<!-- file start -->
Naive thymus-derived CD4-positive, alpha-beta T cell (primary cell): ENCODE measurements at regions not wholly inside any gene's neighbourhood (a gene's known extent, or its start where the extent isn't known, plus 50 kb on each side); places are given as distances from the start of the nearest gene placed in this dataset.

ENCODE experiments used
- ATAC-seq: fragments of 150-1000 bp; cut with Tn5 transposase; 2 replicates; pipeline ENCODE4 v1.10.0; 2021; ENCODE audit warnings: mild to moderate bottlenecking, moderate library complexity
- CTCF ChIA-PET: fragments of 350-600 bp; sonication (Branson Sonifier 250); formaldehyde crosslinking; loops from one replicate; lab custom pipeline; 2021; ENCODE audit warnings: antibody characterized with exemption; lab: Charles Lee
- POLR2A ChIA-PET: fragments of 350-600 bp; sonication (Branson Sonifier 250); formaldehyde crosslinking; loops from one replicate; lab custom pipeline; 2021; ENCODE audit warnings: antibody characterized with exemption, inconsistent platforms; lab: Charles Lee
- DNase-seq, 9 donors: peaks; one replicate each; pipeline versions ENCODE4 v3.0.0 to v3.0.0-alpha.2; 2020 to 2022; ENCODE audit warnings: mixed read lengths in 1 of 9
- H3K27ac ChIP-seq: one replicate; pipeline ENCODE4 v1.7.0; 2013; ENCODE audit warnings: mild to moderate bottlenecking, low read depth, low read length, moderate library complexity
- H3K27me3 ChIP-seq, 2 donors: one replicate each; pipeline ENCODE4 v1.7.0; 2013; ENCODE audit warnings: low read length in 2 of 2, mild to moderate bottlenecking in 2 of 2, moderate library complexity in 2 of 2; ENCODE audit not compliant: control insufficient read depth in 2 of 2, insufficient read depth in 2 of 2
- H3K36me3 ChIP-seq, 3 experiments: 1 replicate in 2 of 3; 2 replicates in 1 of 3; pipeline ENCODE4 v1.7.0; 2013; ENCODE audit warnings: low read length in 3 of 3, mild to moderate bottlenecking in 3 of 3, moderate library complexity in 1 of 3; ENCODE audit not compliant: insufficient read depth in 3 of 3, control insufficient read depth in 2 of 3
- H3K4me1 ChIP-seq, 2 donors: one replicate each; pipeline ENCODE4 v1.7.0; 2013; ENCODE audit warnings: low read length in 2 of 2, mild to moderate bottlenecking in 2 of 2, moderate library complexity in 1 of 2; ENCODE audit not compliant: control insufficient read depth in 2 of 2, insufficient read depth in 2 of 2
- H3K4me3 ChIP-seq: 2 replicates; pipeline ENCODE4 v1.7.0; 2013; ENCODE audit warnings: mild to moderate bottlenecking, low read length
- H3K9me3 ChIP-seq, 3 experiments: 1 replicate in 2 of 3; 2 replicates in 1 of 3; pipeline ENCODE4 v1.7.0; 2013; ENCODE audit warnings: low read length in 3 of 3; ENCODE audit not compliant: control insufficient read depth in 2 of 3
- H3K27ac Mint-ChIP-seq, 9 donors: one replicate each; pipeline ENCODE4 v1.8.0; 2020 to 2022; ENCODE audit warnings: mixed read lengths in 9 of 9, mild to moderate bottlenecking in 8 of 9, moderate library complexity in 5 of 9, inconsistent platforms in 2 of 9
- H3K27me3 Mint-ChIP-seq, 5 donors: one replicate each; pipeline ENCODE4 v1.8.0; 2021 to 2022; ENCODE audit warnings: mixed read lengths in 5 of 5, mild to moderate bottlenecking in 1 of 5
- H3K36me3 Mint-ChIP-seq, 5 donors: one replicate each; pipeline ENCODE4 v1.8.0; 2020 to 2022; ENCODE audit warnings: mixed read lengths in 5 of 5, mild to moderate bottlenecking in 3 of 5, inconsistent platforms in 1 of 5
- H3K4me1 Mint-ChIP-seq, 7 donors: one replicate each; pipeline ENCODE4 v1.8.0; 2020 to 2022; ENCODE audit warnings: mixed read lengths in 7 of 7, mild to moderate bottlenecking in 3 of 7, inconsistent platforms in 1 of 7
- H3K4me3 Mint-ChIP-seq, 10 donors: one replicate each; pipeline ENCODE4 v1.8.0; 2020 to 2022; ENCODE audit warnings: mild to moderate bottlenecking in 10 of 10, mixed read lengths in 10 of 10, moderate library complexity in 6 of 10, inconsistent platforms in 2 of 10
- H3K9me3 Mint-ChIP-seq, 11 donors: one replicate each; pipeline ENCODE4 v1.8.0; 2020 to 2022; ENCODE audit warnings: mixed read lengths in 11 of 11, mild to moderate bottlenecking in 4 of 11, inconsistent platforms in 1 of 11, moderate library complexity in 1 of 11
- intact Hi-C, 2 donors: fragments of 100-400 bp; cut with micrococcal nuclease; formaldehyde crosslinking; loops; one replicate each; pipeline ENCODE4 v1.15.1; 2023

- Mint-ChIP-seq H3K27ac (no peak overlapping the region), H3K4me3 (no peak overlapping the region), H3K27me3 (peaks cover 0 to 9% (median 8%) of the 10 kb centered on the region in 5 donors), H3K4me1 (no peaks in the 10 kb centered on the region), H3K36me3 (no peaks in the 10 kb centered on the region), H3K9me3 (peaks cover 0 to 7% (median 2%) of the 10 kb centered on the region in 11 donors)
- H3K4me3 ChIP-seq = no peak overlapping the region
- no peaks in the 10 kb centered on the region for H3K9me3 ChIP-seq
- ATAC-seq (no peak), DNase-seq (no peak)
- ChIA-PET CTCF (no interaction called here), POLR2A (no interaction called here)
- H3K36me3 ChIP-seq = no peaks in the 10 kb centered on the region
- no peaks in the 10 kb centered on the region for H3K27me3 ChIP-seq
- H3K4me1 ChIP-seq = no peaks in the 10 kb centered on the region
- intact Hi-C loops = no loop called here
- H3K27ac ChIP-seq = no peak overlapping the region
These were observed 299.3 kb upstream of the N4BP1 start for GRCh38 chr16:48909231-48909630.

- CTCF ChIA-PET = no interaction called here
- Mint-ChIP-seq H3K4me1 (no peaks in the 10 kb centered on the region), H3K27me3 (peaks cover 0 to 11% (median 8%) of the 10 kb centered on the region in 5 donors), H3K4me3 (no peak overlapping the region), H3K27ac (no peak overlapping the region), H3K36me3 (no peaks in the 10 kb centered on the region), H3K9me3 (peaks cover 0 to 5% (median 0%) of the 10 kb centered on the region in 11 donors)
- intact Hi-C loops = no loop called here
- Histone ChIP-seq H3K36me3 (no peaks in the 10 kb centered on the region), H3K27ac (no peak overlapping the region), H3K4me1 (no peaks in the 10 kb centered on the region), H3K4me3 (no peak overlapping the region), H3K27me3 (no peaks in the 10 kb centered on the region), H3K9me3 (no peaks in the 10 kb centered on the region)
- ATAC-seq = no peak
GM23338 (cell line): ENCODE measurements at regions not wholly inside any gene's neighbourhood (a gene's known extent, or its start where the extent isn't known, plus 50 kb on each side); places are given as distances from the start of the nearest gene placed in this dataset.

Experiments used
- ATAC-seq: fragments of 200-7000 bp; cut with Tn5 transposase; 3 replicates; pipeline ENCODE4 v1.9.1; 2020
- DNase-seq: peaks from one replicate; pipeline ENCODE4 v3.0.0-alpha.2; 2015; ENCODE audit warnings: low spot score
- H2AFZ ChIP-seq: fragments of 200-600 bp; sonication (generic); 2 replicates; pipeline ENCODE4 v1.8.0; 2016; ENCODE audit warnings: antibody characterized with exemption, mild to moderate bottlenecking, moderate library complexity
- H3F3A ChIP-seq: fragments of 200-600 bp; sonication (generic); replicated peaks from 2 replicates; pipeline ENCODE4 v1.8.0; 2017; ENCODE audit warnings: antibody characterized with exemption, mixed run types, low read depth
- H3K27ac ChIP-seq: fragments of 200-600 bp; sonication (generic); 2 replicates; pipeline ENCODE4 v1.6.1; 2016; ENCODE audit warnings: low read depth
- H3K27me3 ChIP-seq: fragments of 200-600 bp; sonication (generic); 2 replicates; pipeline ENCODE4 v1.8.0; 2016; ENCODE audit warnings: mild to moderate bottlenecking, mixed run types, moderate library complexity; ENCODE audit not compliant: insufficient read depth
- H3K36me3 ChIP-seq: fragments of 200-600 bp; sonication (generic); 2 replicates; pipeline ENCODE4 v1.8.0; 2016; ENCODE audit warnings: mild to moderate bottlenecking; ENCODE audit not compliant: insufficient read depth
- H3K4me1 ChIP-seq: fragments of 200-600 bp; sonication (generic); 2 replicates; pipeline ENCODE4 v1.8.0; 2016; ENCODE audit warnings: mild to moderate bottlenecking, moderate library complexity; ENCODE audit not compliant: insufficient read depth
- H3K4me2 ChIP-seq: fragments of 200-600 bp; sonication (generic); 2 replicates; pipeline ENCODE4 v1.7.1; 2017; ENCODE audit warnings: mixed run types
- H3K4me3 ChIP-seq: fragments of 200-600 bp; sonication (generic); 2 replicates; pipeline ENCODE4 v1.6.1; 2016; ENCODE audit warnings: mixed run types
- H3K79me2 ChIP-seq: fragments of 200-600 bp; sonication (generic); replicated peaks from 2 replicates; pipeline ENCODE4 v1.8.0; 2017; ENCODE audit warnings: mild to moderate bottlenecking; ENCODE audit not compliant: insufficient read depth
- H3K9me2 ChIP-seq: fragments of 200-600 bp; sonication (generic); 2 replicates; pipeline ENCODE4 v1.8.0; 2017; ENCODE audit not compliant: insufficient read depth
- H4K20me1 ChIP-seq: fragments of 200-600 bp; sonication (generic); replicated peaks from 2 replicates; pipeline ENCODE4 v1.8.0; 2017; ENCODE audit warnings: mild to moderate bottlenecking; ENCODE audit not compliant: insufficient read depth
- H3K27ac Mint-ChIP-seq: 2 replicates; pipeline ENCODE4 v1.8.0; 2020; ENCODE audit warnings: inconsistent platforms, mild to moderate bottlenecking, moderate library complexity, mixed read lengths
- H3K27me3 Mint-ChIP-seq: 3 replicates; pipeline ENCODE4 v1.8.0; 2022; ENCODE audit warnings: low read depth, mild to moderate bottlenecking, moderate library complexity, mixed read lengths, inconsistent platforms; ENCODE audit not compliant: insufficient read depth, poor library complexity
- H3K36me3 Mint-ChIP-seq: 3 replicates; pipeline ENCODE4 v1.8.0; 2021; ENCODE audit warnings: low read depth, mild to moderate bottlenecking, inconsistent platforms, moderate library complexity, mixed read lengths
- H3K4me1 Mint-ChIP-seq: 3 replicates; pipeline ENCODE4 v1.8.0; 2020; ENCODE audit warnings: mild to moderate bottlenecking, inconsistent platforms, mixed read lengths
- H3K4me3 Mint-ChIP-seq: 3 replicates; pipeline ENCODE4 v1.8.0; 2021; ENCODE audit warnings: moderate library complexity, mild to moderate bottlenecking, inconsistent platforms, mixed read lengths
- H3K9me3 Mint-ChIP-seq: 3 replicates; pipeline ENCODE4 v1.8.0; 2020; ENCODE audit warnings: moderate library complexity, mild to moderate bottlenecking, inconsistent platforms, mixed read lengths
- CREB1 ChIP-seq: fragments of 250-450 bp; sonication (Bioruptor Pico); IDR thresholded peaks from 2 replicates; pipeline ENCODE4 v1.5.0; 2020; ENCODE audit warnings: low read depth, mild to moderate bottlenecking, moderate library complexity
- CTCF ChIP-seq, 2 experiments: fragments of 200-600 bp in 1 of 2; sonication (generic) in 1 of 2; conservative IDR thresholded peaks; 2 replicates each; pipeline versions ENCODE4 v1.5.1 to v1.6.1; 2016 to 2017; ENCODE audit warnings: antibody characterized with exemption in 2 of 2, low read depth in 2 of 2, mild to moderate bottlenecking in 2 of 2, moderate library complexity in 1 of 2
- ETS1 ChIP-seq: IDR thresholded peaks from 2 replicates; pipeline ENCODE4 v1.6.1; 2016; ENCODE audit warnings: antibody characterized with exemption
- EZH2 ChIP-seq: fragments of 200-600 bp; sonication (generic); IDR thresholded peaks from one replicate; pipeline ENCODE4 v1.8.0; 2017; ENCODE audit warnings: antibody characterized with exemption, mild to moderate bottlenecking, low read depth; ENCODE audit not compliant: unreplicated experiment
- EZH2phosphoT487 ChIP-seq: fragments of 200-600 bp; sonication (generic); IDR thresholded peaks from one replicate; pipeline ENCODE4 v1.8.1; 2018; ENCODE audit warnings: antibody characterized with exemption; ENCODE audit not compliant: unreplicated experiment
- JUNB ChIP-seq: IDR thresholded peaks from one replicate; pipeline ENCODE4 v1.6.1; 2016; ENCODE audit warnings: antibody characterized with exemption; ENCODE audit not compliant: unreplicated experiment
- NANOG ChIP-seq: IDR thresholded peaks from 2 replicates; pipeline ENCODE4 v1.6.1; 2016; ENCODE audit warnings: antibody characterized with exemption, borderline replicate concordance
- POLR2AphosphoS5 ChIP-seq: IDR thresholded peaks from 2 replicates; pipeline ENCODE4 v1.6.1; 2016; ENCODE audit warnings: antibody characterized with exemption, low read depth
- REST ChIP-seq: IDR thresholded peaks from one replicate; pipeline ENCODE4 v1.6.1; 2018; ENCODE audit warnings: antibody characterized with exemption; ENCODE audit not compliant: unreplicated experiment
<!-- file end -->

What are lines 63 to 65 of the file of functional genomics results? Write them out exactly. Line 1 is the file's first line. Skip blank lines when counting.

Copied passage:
- NANOG ChIP-seq: IDR thresholded peaks from 2 replicates; pipeline ENCODE4 v1.6.1; 2016; ENCODE audit warnings: antibody characterized with exemption, borderline replicate concordance
- POLR2AphosphoS5 ChIP-seq: IDR thresholded peaks from 2 replicates; pipeline ENCODE4 v1.6.1; 2016; ENCODE audit warnings: antibody characterized with exemption, low read depth
- REST ChIP-seq: IDR thresholded peaks from one replicate; pipeline ENCODE4 v1.6.1; 2018; ENCODE audit warnings: antibody characterized with exemption; ENCODE audit not compliant: unreplicated experiment